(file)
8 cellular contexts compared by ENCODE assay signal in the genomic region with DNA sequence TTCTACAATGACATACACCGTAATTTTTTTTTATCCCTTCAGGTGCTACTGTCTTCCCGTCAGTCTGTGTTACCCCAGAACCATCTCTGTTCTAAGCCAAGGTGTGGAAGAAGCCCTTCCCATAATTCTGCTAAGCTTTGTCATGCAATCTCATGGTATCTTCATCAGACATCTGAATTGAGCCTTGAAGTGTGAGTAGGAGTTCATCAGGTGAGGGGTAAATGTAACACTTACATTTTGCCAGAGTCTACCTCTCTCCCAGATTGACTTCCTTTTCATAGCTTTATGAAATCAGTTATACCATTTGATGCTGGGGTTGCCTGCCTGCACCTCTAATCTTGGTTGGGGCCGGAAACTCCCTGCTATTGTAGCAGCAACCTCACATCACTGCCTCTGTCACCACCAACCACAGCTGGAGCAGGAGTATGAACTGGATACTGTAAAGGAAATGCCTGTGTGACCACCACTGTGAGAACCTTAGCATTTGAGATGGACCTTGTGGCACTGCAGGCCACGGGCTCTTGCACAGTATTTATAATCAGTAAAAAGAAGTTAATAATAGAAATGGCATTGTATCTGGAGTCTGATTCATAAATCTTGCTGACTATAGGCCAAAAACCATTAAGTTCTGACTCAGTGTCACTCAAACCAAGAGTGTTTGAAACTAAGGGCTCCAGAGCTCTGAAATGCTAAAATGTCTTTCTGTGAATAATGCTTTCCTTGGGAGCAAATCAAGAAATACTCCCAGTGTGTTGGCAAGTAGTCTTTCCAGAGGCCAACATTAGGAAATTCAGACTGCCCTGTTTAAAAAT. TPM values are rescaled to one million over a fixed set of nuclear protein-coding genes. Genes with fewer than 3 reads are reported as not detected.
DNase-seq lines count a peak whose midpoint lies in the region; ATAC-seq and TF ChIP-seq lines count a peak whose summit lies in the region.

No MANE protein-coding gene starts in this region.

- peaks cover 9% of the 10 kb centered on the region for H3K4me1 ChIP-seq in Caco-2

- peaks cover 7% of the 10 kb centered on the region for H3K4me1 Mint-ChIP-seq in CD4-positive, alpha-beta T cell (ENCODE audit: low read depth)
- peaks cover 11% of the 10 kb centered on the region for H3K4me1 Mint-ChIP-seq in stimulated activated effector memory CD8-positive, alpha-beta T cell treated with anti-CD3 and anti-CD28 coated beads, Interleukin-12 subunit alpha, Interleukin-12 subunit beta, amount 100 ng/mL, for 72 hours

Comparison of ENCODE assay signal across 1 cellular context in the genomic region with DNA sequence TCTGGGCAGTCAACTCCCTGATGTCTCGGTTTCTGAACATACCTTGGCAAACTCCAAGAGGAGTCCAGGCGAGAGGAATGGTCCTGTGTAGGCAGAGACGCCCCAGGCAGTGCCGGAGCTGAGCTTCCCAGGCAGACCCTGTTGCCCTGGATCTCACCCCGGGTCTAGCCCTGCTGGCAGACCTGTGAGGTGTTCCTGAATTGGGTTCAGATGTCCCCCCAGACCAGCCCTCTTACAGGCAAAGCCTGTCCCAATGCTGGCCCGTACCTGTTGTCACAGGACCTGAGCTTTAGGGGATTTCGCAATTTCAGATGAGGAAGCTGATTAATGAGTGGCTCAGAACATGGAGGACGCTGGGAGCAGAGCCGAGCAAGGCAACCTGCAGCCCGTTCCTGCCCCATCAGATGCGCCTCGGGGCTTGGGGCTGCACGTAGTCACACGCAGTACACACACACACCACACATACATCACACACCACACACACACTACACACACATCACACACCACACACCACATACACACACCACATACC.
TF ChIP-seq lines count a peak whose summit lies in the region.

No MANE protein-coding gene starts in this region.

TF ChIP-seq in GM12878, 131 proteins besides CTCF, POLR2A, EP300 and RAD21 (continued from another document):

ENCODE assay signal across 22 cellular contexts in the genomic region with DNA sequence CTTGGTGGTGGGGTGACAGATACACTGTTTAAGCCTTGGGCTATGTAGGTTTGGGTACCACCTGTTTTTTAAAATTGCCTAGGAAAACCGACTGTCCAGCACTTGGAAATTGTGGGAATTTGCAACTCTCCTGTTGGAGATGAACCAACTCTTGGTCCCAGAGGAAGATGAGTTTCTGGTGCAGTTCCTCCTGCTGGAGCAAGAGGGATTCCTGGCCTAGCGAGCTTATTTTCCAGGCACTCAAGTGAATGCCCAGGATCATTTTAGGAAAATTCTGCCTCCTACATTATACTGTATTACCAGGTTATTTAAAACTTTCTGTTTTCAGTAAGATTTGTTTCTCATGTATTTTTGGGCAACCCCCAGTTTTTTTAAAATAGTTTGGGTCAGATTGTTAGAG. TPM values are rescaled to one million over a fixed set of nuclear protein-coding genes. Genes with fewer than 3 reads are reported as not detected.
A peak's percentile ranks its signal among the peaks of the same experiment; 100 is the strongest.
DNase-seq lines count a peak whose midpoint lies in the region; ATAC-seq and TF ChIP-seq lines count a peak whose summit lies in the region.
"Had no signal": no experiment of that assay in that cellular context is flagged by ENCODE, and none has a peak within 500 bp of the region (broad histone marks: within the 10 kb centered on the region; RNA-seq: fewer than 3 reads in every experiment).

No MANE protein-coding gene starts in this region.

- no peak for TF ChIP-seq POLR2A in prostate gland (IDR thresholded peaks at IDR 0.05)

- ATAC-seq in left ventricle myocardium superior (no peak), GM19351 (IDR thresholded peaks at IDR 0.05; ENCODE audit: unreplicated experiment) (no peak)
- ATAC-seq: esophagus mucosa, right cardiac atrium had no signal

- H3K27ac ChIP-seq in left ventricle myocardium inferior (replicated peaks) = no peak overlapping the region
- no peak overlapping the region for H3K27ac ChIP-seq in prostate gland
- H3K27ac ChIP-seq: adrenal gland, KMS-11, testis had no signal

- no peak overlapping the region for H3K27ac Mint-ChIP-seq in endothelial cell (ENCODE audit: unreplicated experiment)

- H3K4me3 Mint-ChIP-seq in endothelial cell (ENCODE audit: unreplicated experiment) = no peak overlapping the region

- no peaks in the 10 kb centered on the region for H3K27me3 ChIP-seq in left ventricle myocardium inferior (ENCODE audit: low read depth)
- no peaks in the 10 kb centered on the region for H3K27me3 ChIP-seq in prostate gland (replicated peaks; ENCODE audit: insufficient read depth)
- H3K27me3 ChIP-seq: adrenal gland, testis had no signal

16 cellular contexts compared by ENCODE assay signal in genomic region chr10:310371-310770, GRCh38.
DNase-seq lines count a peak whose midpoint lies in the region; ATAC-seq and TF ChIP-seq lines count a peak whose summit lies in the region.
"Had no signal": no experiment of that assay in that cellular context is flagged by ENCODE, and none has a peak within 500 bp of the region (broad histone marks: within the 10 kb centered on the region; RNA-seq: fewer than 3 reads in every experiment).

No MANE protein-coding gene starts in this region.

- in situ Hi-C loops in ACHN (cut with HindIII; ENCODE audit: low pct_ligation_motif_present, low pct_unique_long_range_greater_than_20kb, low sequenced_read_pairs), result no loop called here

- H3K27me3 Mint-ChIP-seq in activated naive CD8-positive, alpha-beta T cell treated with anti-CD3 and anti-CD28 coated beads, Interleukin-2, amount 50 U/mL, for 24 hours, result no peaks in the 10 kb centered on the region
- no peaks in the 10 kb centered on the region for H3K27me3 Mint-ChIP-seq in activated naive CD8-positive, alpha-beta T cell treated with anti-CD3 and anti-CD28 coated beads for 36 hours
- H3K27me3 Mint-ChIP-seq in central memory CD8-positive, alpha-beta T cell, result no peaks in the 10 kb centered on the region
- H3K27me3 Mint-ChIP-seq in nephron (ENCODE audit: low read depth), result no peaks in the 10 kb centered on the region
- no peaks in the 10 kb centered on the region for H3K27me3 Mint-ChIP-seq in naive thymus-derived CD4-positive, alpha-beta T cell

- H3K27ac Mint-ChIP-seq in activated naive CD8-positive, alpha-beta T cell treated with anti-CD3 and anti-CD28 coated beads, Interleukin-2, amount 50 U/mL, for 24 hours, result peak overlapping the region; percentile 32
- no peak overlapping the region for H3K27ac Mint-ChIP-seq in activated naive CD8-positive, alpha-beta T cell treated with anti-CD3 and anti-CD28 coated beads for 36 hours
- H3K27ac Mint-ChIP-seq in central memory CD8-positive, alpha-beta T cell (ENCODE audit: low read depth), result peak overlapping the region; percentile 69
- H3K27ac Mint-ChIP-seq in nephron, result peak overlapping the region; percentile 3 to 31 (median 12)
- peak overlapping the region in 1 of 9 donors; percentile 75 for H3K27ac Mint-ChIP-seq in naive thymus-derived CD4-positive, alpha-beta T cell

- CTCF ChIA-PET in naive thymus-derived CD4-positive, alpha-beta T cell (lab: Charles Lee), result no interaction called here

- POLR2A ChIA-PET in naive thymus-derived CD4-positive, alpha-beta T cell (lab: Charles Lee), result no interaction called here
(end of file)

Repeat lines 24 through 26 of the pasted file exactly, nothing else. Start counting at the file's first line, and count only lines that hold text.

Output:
- no peaks in the 10 kb centered on the region for H3K27me3 ChIP-seq in left ventricle myocardium inferior (ENCODE audit: low read depth)
- no peaks in the 10 kb centered on the region for H3K27me3 ChIP-seq in prostate gland (replicated peaks; ENCODE audit: insufficient read depth)
- H3K27me3 ChIP-seq: adrenal gland, testis had no signal